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TOPIC: 7News on FBI Sting on CBA IT Bribery Keith Hunter

7News on FBI Sting on CBA IT Bribery Keith Hunter 1 year 10 months ago #3246

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www.msn.com/en-au/sport/watch/bank-emplo...ikGn1?refvid=BBijWqk

7 News confirmed the FBI jumped out of the bushes. Customers of the Victorian Legal Services Board are adamant that they were lent on, intimidated, threatened with prosecution by the Board, and threatened with foreclosure by the lawyers for most of Australia's big banks and the bank arbitration scheme that calls itself an Ombudsman. Keith Hunter's Sentence on the Australian charges is due to be handed down 2pm December 16 2016 at Sydney's Darlinghust Court (or Downing Street) by Judge Arnott after hearing Submissions over the 15th. "This is the tip of the iceberg" says Supt Arthur Katsogiannis of NSW Cybercrime in the broadcast on March 18 2015. Is it ethical and legal for an ethics board to assist sham lit support firms in Brighton to get information on active and secret investigations into international brbery and a fraud on stockholders in the US computer giant CSC?, ask victims in a SEC Protected Discloser Program who want compensation from the Victorian Legal Services Board for breaching privacy to boastful self proclaimed Brighton-based characters who threaten to use standover men as part of their 'expert' 'mediation' services. Or is threatening people a breach of 18USC1513's extradictable extraterritorial offence of hampering people who were unwilling to hinder the US Feds requests for more information?
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Queens Counsel says crimes committed 3 months 1 week ago #3938

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Banking royal commission: criminal charges recommended against Aboriginal Community Benefit Fund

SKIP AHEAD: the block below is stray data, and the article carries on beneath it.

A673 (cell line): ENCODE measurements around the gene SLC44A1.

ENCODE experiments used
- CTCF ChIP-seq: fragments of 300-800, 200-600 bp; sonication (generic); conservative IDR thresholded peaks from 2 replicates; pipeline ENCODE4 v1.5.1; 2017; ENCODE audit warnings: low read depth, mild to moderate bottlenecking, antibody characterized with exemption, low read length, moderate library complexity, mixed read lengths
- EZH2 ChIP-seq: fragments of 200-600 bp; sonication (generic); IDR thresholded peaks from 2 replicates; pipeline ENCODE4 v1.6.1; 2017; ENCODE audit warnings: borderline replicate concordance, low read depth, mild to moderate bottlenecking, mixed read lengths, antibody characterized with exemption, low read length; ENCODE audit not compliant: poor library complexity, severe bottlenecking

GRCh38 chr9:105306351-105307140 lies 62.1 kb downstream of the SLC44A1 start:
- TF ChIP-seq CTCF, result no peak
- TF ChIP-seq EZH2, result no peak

A moment of reflection outside the Royal Commission into Misconduct in the Banking, Superannuation and Financial Services Industry.
A moment of reflection outside the Royal Commission into Misconduct in the Banking, Superannuation and Financial Services Industry.

The Australian
4:12PM July 6, 2018
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Michael Roddan
Reporter
Sydney

Potential criminal charges have been recommended against notorious funeral insurer Aboriginal Community Benefit Fund, the royal commission has heard.

In a raft of open findings recommended by counsel assisting Rowena Orr, the royal commission heard it was open to find ACBF had breached 12DF subsection 1 of the Australian Securities & Investments Commission Act for misleading conduct — a breach that is open to criminal charges and carries a maximum fine of $420,000 for an individual and $2.1 million for a company per offence.

Ms Orr told the royal commission it was also open to find ACBF had breached Section 12DA and Section 12DB subparagraph E of the ASIC Act which regulates misleading and deceptive conduct.

“ACBF plays on the cultural significance of funerals to Aboriginal and Torres Strait Islander people, and indigenous mortality statistics to actively sell its policies to children and young people in those communities, in circumstances where they have little need for the product,” Ms Orr told the royal commission.

“ACBF’s health classification system may result in Aboriginal and Torres Strait Islander people paying more than they would if they obtained funeral insurance from another insurer,” she said. “This policy is unlikely to cover all aspects of sorry business.”

The royal commission has held a week of hearings in Darwin to probe financial company dealings with Aboriginal and Torres Strait Islander people.

Funeral insurer Aboriginal Community Benefit Fund was deducting money from the Centrepay benefits of about 6000 Aboriginal and Torres Strait Islander people despite not knowing where they were, and cancelled the policies when it was cut off from the welfare payments, the royal commission has heard.